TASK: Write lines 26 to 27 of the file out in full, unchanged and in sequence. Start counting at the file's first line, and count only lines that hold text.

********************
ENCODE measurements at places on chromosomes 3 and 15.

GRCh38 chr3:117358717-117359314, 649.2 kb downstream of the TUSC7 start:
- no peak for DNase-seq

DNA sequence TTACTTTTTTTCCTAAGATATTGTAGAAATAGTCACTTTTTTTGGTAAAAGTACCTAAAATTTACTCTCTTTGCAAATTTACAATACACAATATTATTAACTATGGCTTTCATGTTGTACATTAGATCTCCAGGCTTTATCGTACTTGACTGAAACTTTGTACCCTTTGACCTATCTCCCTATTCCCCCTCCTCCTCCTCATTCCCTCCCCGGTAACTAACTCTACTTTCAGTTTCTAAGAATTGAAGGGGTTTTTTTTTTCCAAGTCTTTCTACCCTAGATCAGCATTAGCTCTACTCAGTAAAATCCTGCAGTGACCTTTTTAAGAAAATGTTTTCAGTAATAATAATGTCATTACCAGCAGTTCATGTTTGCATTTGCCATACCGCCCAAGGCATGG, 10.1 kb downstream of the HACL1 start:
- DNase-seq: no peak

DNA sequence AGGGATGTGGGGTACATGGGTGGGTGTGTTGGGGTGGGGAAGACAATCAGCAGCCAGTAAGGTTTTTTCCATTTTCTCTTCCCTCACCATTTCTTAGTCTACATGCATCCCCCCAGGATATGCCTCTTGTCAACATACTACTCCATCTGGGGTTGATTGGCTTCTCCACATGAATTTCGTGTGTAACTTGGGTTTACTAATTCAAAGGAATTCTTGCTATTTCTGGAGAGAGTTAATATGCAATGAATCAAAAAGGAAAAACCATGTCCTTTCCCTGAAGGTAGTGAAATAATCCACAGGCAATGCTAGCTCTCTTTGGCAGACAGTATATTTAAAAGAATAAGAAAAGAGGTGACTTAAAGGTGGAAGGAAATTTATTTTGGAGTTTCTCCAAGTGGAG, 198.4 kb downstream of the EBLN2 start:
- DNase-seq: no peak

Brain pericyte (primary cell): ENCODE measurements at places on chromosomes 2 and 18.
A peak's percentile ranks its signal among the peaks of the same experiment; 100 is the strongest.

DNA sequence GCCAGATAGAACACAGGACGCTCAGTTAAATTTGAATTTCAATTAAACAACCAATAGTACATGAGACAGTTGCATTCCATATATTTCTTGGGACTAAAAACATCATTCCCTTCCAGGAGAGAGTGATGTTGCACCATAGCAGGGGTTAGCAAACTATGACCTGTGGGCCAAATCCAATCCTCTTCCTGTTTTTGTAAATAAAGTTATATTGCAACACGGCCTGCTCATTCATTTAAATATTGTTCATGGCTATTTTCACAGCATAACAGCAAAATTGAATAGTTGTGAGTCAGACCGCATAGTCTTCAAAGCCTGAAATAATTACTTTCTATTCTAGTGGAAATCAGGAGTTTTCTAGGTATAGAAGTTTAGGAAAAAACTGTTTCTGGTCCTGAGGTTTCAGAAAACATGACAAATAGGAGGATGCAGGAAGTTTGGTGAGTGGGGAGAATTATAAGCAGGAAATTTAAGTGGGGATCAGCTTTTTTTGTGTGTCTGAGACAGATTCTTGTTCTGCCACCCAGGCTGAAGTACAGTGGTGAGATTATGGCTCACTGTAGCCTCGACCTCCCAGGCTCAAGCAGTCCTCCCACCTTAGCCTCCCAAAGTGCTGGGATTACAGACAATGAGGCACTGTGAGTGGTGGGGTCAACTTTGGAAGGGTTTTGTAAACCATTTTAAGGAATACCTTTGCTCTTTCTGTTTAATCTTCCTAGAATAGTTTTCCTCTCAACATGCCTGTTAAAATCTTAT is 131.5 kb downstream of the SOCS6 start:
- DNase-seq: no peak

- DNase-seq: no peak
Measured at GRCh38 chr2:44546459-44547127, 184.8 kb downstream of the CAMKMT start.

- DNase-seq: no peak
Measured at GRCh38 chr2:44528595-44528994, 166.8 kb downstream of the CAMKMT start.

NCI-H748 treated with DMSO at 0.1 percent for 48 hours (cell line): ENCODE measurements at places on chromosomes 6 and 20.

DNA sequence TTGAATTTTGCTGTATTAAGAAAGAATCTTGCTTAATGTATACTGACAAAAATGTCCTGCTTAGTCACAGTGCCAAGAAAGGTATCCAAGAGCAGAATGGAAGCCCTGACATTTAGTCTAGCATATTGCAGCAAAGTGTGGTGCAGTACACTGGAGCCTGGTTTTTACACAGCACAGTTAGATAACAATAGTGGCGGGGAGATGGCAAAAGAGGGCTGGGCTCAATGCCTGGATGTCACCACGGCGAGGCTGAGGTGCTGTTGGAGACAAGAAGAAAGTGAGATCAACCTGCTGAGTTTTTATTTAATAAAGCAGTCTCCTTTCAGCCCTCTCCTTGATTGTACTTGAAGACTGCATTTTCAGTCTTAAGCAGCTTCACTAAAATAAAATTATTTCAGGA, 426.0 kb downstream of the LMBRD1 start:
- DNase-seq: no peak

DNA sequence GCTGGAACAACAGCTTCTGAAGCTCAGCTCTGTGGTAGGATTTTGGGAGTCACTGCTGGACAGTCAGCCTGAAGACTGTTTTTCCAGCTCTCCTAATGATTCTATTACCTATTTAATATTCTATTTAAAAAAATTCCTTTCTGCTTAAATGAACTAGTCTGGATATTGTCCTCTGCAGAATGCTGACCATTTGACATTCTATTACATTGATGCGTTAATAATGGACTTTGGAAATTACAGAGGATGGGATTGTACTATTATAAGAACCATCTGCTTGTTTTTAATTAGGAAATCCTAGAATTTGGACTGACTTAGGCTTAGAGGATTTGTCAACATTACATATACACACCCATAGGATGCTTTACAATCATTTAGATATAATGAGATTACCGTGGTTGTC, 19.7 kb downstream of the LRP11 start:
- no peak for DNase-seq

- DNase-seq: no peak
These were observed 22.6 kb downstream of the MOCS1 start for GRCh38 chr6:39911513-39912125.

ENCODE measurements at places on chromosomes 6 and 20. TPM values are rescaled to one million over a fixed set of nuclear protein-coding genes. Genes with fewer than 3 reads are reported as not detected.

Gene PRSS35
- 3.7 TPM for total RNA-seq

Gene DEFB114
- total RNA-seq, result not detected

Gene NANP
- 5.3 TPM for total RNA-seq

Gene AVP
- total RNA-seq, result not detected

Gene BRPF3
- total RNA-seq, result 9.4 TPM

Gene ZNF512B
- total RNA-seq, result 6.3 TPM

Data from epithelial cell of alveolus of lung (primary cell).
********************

Gene DEFB114
- total RNA-seq, result not detected